SARASOTA, Fla. (WFLA) – It was a peaceful protest that organizers hoped would send a loud message to the Sarasota County School Board in Florida.
Dozens of transgender students and their supporters protested outside the board’s meeting Tuesday night demanding the same rights other students have, including access to bathrooms they feel comfortable in.
They say right now they’re being discriminated against, although the school board chairwoman says up until this point, she has not heard of any complaints.
Shirley Brown said the district is doing everything it can to accommodate students on a case-by-case basis, but many students at the protest said that’s simply not true.
Nate Quinn is the student behind the movement for transgender rights. Nate grew up as a female but now identifies as a male.
“If you’re questioning somebody else’s gender, that’s not really any of your business,” he told News Channel 8.
Nate helped create a bathroom policy for his school.
His voice was heard, but he told News Channel 8 most others are being silenced when it comes to student bathrooms.
Meanwhile, Brown said it’s uncharted territory for the district.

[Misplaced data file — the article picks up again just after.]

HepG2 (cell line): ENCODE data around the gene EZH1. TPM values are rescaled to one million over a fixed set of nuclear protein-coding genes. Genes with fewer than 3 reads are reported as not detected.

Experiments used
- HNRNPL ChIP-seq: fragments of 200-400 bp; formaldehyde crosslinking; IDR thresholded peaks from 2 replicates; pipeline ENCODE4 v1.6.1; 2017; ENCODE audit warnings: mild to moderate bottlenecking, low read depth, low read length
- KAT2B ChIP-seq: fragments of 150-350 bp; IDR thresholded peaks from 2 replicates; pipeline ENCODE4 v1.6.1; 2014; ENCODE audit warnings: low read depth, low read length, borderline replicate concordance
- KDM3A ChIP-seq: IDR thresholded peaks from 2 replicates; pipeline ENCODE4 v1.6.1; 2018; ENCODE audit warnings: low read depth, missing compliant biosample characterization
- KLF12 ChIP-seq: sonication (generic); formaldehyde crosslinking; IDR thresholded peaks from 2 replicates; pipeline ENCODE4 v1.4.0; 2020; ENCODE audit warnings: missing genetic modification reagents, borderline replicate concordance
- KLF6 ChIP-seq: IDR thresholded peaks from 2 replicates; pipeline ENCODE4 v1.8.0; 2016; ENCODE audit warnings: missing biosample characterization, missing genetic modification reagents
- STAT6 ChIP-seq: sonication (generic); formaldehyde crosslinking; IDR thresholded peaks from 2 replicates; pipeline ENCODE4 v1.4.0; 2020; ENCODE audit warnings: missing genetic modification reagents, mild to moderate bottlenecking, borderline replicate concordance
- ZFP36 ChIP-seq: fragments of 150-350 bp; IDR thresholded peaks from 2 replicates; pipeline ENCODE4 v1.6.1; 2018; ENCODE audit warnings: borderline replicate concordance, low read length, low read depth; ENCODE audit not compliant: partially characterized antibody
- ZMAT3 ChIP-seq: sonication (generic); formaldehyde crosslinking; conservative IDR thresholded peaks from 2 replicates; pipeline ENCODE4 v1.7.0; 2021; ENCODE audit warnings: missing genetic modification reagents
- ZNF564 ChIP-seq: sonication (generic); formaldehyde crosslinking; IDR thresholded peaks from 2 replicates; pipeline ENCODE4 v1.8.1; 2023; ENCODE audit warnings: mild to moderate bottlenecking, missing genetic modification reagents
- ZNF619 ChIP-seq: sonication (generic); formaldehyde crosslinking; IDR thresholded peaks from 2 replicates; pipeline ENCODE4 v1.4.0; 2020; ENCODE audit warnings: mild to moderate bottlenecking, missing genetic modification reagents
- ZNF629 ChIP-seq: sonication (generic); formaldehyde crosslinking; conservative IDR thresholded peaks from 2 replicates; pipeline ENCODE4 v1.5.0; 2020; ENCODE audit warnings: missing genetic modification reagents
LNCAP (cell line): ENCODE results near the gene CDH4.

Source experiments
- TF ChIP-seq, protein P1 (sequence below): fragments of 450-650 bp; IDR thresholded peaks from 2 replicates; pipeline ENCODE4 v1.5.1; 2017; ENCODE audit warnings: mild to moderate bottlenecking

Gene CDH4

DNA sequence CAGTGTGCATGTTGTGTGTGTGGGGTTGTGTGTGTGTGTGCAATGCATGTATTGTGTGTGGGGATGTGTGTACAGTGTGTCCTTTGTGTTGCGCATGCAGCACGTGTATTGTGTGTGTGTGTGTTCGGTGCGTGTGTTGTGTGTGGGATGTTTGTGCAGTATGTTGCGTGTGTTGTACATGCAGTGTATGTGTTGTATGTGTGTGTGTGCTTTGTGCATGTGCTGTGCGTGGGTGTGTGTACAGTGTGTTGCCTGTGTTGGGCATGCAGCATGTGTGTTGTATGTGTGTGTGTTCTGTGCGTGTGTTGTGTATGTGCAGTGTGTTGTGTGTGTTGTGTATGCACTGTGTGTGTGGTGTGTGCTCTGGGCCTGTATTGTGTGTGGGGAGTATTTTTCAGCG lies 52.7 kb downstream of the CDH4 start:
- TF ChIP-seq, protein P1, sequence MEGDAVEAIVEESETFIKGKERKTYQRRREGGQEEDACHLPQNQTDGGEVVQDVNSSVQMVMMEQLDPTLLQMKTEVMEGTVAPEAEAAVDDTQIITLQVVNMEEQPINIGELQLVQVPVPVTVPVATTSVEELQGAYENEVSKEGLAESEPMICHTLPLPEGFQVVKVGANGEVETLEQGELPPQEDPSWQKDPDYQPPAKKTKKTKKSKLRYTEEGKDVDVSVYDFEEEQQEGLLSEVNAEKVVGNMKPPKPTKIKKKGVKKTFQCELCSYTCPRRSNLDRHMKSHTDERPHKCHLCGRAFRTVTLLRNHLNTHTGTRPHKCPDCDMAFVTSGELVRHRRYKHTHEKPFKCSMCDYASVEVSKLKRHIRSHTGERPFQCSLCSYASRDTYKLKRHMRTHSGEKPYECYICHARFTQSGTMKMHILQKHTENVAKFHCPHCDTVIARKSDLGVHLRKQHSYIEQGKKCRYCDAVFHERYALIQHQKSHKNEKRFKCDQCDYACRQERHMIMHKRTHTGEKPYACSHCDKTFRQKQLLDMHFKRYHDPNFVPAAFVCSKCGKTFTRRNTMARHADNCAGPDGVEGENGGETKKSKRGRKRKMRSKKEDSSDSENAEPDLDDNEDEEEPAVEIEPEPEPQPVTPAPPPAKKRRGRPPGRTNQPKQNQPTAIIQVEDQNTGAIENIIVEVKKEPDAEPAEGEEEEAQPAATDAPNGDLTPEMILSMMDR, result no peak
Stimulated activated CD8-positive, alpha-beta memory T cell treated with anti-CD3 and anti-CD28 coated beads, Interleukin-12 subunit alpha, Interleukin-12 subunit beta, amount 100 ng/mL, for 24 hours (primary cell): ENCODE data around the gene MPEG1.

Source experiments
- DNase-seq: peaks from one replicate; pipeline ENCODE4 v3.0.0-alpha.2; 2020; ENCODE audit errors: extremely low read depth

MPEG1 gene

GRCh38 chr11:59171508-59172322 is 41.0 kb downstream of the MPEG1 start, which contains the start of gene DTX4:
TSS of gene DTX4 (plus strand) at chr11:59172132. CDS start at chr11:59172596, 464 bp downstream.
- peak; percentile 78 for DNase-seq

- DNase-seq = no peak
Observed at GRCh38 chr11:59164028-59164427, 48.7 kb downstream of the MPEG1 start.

“We have nobody checking,” Brown said about transgender students using male or female bathrooms. “We have no panty checks going on at our bathrooms, but what it is is that we need to make those children feel comfortable.”
Brown went on to say the board doesn’t want to make a move that could put them in the middle of a political firestorm. Brown said there’s no law they have to follow at this time, except a rule from the Florida High School Athletic Association that says transgender students can play on whichever team they identify with.
“We don’t want to write the policy,” she added. “We want to accommodate them without having to write that policy to become that lightning rod.”
That’s not good enough for transgender students and their supporters.
“It makes me very angry that the school board is ignoring this issue even though the community has said that this is important and we need to make a decision on it,” said Julia Schaults, a supporter of transgender students.
As for Nate, he realizes it will take time to sort everything out, though he’s just glad he got the ball rolling.
“This is about what I can leave behind for other trans kids so they can just go to school, use the bathroom that they’re comfortable in and never have to fight about it,” Nate said.